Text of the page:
Defensive Linemen (10): Jabaal Sheard, Al Woods, Margus Hunt, Hassan Ridgeway, Grover Stewart, Kemoko Turay, Tyquan Lewis, Denico Autry, Tarell Basham, Rakeem Nunez-Roches

The Colts will rely on Jabaal Sheard to be their primary sack artist once again in 2018. This pass rush on paper will be one of the least productive in the NFL unless a young player such as Tarell Basham or Kemoko Turay can step up. The run defense should be a bit better, with veteran Al Woods leading the way. Grover Stewart and Hassan Ridgeway are both young and Denico Autry and Rakeem Nunez-Roches are both versatile depth pieces.

Linebackers: (7): John Simon, Anthony Walker Jr., Antonio Morrison, Darius Leonard, Skai Moore, Najee Goode, Jeremiah George

The Colts’ weak linebacker corps is headed by John Simon, the versatile backer who shined in 2017. He can rush the passer, play stand up, and cover. Anthony Walker Jr. and Antonio Morrison will need to take a jump if they want to stand a chance against even decent running backs and tight ends. Rookie Darius Leonard should slot into a fairly major role as a coverage linebacker and a tackle machine. Look for undrafted rookie Skai Moore to make the final 53 for his instincts and coverage ability alone.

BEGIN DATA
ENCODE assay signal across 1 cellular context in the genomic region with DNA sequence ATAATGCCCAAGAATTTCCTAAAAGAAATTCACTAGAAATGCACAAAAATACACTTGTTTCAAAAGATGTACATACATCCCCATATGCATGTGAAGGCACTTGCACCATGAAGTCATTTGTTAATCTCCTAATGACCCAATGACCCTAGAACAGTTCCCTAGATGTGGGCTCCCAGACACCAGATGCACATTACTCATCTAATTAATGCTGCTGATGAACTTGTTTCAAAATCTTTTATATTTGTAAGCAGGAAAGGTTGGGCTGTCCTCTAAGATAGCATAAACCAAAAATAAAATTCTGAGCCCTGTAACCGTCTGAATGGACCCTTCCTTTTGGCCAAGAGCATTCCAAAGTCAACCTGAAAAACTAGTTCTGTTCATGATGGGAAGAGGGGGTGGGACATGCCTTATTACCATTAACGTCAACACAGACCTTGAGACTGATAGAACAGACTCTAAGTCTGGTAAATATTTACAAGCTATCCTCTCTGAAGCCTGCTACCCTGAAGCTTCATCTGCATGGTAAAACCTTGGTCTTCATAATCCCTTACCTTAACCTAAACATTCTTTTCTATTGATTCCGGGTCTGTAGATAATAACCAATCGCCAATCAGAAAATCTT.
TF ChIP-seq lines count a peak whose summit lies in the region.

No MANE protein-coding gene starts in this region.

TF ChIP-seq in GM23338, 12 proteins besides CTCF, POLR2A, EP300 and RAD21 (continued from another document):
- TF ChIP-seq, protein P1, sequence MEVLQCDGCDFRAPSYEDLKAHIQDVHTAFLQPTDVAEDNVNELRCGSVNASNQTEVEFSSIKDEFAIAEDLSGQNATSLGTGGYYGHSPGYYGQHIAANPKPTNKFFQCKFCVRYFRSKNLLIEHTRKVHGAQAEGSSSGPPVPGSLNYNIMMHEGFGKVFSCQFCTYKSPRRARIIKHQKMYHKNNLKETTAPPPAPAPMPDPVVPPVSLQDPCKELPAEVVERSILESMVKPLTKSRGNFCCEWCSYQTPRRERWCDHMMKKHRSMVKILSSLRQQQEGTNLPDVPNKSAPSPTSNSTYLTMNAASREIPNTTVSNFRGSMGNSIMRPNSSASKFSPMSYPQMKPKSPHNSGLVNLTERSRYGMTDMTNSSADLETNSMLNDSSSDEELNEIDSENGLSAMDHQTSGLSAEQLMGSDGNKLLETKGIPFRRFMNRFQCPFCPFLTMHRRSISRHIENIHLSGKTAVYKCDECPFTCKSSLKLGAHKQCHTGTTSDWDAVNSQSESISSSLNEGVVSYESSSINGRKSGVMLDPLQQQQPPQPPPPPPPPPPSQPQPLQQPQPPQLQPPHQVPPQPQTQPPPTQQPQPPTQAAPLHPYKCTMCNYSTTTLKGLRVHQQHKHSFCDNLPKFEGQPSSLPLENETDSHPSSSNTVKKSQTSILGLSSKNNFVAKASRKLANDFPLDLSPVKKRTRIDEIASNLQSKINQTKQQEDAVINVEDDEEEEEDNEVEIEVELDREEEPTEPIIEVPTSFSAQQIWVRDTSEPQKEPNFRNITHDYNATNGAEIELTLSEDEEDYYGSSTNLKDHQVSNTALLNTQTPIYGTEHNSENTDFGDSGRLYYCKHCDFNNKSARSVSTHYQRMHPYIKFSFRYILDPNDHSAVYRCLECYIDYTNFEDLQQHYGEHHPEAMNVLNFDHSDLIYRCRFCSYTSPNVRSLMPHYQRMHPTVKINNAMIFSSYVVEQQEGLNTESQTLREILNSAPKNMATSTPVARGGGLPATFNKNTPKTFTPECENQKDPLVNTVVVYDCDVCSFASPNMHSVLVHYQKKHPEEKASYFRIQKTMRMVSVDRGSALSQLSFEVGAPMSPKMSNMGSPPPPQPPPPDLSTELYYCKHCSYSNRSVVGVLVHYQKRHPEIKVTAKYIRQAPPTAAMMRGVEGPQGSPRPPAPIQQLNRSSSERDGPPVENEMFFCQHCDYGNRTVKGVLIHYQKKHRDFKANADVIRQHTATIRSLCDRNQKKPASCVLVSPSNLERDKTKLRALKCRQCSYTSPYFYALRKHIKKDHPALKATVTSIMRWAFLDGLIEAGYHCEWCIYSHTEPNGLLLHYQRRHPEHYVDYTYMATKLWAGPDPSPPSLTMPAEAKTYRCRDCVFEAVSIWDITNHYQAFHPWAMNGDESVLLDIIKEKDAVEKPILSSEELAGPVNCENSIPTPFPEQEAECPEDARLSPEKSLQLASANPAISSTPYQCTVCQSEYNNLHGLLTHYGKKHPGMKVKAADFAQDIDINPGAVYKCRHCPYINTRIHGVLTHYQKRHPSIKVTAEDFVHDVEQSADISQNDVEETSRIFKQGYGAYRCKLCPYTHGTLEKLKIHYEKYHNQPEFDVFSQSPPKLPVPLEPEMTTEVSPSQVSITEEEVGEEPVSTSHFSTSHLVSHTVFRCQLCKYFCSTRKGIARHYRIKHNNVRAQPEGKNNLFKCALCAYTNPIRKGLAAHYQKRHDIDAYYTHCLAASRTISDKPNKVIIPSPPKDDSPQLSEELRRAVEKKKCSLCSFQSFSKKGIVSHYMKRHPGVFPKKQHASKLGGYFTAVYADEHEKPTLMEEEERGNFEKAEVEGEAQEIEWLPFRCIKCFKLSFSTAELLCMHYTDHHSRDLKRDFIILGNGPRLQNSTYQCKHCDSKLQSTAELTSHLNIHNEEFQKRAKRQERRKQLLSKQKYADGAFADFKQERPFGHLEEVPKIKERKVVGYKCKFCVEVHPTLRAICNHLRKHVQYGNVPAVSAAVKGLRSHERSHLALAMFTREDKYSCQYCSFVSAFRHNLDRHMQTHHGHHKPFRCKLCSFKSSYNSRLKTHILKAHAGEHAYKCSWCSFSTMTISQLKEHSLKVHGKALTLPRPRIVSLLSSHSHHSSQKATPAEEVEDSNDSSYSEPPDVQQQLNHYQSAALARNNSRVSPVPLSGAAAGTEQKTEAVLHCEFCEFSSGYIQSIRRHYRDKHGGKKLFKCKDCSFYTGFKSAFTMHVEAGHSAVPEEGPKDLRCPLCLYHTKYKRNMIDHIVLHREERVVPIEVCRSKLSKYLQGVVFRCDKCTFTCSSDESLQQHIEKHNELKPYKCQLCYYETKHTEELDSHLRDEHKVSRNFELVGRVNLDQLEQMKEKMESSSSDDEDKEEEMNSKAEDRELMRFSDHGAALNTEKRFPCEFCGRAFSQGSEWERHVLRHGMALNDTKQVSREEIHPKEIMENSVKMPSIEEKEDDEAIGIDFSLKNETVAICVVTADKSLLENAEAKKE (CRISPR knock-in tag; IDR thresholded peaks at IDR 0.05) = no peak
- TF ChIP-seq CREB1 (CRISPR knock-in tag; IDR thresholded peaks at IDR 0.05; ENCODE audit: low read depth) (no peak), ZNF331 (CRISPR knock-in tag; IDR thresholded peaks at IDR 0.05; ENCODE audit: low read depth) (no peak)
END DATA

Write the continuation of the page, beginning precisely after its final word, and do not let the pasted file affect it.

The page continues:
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Cornerbacks (5): Quincy Wilson, Kenny Moore, Nate Hairston, Chris Milton, Pierre Desir

The Colts’ cornerback group, in all likelihood, will not be pretty to watch this season. Even if Quincy Wilson can emerge as a true number one, the corner opposite him is up in the air. Kenny Moore, Pierre Desir, or Chris Milton should be the one who ultimately wins that job. Nate Hairston will continue to man the nickel after his impressive rookie season.

Safeties (4): Malik Hooker, Clayton Geathers, Matthias Farley, T.J. Green

With Malik Hooker and Clayton Geathers on the PUP list to begin camp, the safety position could get dicey. When healthy, this duo is very solid. Hooker looked like a near-elite safety before his injury last season: an elite center-fielder with Ed Reed like range. Geathers is the run-stuffing thumper and box safety. Matthias Farley is a very solid, versatile defensive back who likely will see heavy minutes again in 2018. I doubt that the Colts will ever give up on T.J. Green, despite how poor he’s played. Maybe he’ll take a step up in 2018. The Colts really hope so.

Specialists (3): Adam Vinatieri (K), Rigoberto Sanchez (P, KOS), Luke Rhodes (LS)

Adam Vinatieri will kick until he can no longer move his leg far enough back to make contact with the ball. In the event of this happening, Rigoberto Sanchez should be given a chance to be the kicker, punter, and kickoff specialist. Luke Rhodes will once again be the long snapper, the flashiest position in football.

Ben Pfeifer is the Managing Editor of the Colts for Full Press Coverage, the AFC South Division Editor, and head NBA editor. Want to continue the discussion? Contact Ben Pfeifer on Twitter @Ben_Pfeifer_, @FPC_NBA and @FPC_Colts.